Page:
Colorado buyers are a loyal bunch, it seems. The model has the highest repeat purchase loyalty of any of Holden’s range. The latest model will no doubt continue to hit the mark with buyers.
It’s a diesel-only line-up, and all variants except the base 2WD 2.5-litre DX cab-chassis are powered by Holden’s 2.8-litre Duramax engine. A robust 470 Nm of torque makes for respectable performance.
Our test vehicle, the top-spec LTZ dual cab, was fitted with the smooth shifting optional six-speed auto ($2000), instead of the standard five-speed manual. Ticking the auto option also means an extra 30 Nm on tap over the manual.
Maximum towing capacity for 2.8-litre models is a class-leading 3.5 tonnes, though Ford has recently lifted specified Ranger models’ tow capacity to equal Colorado. There’s no trailer sway control system on the Holden as per the Ford Ranger/Mazda BT50 twins.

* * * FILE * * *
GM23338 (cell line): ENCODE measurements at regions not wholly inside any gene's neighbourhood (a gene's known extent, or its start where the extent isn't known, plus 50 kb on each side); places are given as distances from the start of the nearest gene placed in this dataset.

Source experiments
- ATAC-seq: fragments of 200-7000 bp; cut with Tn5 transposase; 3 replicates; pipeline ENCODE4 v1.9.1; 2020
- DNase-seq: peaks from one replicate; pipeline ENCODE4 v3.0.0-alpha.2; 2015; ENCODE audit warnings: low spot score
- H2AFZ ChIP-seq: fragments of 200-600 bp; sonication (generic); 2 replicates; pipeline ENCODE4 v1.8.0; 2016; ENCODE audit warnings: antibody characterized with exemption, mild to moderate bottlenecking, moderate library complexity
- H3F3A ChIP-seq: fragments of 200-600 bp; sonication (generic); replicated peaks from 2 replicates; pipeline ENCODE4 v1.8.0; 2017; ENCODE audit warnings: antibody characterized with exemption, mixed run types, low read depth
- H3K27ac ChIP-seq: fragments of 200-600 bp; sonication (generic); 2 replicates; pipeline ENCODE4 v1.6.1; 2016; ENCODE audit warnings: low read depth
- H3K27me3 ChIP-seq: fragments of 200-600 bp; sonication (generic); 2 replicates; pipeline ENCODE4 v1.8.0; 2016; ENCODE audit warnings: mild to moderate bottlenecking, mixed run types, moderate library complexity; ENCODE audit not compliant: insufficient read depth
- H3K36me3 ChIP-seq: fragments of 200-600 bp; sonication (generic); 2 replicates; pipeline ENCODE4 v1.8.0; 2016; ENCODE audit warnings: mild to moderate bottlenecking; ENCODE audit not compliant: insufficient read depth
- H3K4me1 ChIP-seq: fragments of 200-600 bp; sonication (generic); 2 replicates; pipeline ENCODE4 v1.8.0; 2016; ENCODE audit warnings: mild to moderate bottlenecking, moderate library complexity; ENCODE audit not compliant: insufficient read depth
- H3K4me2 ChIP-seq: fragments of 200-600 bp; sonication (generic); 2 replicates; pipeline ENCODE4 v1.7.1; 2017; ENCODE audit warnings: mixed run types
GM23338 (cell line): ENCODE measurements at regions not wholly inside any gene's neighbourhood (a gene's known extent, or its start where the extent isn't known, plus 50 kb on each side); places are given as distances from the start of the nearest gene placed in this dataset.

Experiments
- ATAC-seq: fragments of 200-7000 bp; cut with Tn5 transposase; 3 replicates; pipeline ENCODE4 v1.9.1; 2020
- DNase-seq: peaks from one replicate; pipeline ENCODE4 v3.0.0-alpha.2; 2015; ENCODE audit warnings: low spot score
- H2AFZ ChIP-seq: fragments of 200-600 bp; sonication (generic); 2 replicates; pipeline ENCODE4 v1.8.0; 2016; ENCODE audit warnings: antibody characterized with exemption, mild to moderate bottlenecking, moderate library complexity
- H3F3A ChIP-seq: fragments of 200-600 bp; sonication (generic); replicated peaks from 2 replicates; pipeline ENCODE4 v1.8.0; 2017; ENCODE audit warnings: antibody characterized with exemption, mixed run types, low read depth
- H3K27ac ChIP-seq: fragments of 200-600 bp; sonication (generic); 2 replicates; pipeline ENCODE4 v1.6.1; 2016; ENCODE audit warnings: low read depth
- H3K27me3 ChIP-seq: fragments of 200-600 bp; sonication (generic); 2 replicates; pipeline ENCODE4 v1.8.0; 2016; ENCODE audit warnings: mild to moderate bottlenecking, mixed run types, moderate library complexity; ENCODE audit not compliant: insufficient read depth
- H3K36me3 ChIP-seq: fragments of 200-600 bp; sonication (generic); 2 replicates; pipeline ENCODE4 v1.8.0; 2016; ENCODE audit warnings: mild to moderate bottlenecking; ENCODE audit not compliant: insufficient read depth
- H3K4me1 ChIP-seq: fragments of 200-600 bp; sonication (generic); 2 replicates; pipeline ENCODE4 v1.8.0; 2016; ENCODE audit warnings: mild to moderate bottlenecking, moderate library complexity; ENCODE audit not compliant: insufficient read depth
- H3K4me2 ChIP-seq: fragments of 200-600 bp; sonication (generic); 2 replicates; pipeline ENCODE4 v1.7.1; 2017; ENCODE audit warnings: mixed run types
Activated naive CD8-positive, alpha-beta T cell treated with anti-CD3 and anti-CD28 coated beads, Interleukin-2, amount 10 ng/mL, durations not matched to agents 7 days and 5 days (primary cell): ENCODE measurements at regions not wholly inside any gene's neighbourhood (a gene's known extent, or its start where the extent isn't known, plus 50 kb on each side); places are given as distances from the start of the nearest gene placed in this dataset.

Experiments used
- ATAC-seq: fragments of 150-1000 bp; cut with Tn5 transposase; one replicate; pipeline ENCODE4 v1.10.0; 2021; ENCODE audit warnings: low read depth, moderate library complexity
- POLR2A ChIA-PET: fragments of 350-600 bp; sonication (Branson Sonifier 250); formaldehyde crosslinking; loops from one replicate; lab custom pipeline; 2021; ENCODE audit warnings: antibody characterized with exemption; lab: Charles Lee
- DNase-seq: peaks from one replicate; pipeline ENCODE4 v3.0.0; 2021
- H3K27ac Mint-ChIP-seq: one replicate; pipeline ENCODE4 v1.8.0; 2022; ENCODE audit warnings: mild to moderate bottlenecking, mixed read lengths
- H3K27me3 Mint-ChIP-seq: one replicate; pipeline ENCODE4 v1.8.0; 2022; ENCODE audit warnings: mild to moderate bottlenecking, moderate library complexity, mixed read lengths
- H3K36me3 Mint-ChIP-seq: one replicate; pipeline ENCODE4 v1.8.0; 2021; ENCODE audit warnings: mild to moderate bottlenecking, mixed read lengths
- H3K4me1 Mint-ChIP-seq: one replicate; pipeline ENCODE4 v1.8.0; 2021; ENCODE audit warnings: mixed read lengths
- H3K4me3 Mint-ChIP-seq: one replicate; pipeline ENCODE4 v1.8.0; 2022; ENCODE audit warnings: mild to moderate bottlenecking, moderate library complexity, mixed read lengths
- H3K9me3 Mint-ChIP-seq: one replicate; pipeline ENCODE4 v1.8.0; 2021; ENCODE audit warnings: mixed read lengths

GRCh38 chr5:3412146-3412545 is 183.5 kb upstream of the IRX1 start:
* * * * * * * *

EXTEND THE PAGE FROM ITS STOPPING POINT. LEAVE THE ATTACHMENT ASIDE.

Colorado’s safety credentials are good, but no side airbags is a significant omission. Speaking of which, there’s no steering reach adjustment, headlights only get a warning chime (no auto on/off), and there’s no navigation system available.
By dual cab standards, unladen ride isn’t bad. There’s more rear leg room than the old model, rear seating is above average for the class, and there’s three child restraint points. Hard, utilitarian-looking plastic trim abounds in the cabin.